Truck Driver: From Ivanovo. I would like and I hope that the action proceeds without any excesses. Basically, the drivers are only speaking out for the abolition of Platon, are not putting forth any of their own political type demands. But, my personal opinion… I think that if a person has taken a stand to defend his dignity, then he is already worthy of respect. And a person who claims to be outside of politics, like many people think that we shouldn’t be making political demands [the thought is not quite finished] –that is a slave psychology. And now I hope that people understand this and will ultimately demand not just the abolition of Platon, which only brings a destructive element into society, brings about the destabilization of society. And, how should I say it, its [Platon’s] operation will not lead to positive results. This thing that people are saying to us, that this money will go to service the roads we drive on, that it will compensate for the instances where truck drivers supposedly wreck things–all of that is a lie, all of that is from the devil. Because this fund, at the present moment, no matter how much it is monitored, is private. Yes, in some instance of its operation, in some instance of the monitoring, maybe money really will go out to carry out some work on the roads. But I assume that in half a year, when all this ruckus has quieted down, the money will go out to the Rotenberg family, to their friends, to “sawing apart” [a slang term for the way many people try to extract their share of personal profit from a corrupt deal]. If “Vostochnyi” (the new Russian space launch facility being built in the Far East) could be robbed [unclear] to the tune of billions, when the government was monitoring it–basically, that was an order from the government–then here, where there it a lack of any lawful foundation, when the law can be twisted however you like*, when any one of us, any one, can be put in jail for made-up reasons, can be slandered, and what is more without having been given the possibility of decently defending oneself–then this Platon, at the present moment, will facilitate an element of corruption amid the bureaucracy.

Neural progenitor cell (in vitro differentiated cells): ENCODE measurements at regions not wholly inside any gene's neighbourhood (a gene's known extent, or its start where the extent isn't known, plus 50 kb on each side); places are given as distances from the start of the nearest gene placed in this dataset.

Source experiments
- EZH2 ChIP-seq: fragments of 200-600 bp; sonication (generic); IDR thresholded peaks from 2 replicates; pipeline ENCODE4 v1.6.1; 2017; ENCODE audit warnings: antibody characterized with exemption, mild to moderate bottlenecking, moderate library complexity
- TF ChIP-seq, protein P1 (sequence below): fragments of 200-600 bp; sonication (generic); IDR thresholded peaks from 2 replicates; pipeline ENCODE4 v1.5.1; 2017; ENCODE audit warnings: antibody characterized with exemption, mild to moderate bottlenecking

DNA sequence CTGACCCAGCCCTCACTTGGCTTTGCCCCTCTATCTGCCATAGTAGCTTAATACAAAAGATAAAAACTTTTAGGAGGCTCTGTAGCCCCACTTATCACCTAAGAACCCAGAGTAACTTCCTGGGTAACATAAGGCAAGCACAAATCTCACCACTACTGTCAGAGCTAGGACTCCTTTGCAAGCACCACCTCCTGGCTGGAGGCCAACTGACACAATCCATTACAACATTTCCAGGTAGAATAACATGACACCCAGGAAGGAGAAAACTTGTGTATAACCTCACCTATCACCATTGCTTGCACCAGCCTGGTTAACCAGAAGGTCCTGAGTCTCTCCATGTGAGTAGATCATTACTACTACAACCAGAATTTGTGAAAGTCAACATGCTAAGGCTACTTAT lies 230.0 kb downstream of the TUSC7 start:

*Here the speaker is referencing the Russian saying “Закон — что дышло: куда повернёшь — туда и вышло.” / “The law is like a wagon shaft–wherever you turn it, that’s where it heads. The saying cynically suggests that the law can be twisted to mean anything.

[The man moves on to broader political concerns: He declares that the government, if it needs money, should obtain it from other sources, e.g. by taking the property of officials who have been caught in corruption scandals. He also doesn’t understand why Russia needed to join the World Trade Organization, suggests that Rotenberg invest his own money in a road project, and opines that Russia’s involvement in Syria is a bad idea. Then the video crew says their time is limited and tries to cut him off–but before leaving (and as his friend laughs at him in the background) the man comes out with the memorable lines that supplied the headline for the entire clip:]


Дальнобойщик: Этот бардак… Народ всё равно, рано или поздно, сколько не дави, всё равно возникнет момент критической силы, когда лопнет терпение, и тогда мало не покажется всем.* Пока наши люди очень терпеливы.

Журналист: Спасибо большое. Это было дальнобойщики, которые стоят на парковке возле МЕГА-Химки. Мы будем держать вас в курсе последних событий. Конечно же сообщим, когда акция дальнобойщиков начнётся.

Truck Driver: This mess… The people, all the same, sooner or later, no matter how much one represses them, all the same there will arise a moment of critical force, when patience will break, and then no one will get off easy. For now our people are very patient.

Journalist: Thank you very much. That was the truck drivers who are stationed on the parking lot around the Mega [a shopping center] in Khimki. We will keep you up to date with the latest events. Of course we will announce when the truck drivers’ protest action begins.

*”Мало не покажется кому”: This is a folksy, mildly threatening saying. Literally: “It won’t seem little/mild [to someone].”